The countdown is on- we need to raise $200,000- help us reach our goal by tomorrow. Donate Now

Community colleges hit hardest by higher-ed enrollment slump

Samantha Fields Jan 17, 2022
Heard on:
HTML EMBED:
COPY
COVID-19 has exacerbated some of the barriers low-income and first-generation students face when applying to college. FatCamera/Getty Images

Community colleges hit hardest by higher-ed enrollment slump

Samantha Fields Jan 17, 2022
Heard on:
COVID-19 has exacerbated some of the barriers low-income and first-generation students face when applying to college. FatCamera/Getty Images
HTML EMBED:
COPY

Last fall, the number of students enrolling in U.S. colleges fell by about 3%, or nearly 500,000, according to new data from the National Student Clearinghouse Research Center

Over the last two years, since the pandemic began, roughly 1 million fewer students have enrolled in college. 

There have been drops across the board, but community colleges have been the hardest hit. Their enrollment is down more than 13% in the last two years. 

“That is a tremendous amount of students,” said MorraLee Keller of the nonprofit National College Attainment Network.

Most notably, “we’re seeing drops in enrollment in low-income and first-generation students.”

Students who, of course, already faced hurdles in applying for and going to college before the pandemic.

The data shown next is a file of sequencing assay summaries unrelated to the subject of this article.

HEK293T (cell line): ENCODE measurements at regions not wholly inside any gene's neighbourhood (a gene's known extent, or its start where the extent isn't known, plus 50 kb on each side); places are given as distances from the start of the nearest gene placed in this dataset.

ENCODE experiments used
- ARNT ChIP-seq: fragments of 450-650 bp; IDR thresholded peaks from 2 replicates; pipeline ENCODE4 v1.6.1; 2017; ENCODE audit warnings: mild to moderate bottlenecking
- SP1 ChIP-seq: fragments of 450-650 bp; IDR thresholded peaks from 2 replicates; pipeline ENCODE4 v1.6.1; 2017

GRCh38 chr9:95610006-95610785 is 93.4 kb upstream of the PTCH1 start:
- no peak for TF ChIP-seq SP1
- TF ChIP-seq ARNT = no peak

Shalema Henderson works with low-income and first-generation students in New York City through the nonprofit College Access: Research and Action. “Those students are less likely to go because there’s more barriers,” she said.

The barriers have only become bigger in the last two years, Henderson added.

“Students have had to do more at home, or had to pick up more responsibilities, or are reconsidering college, or wanting to wait until things are in person,” she said.

Some low-income students whose families are struggling financially because of the pandemic have also decided to work and make money instead of spending money to go to college, Henderson said — at least for now. 

Plus, for many students, having so much of their junior and senior years of high school be virtual has been hugely disruptive, according to Shirley Collado, president and CEO of the nonprofit College Track.

“You’re talking about students who could not get instruction, could not be on a computer, did not have access to food or housing in some circumstances,” she said.

Without access to in-person support from teachers and college counselors, a lot of those students have struggled to navigate the application process.

So far this year, the number of students who have filled out the Free Application for Federal Student Aid — which is required if you want financial aid — is about the same as it was at this time last year. 

Not worse. But not better, either.

There’s a lot happening in the world.  Through it all, Marketplace is here for you. 

You rely on Marketplace to break down the world’s events and tell you how it affects you in a fact-based, approachable way. We rely on your financial support to keep making that possible. 

Your donation today powers the independent journalism that you rely on. For just $5/month, you can help sustain Marketplace so we can keep reporting on the things that matter to you.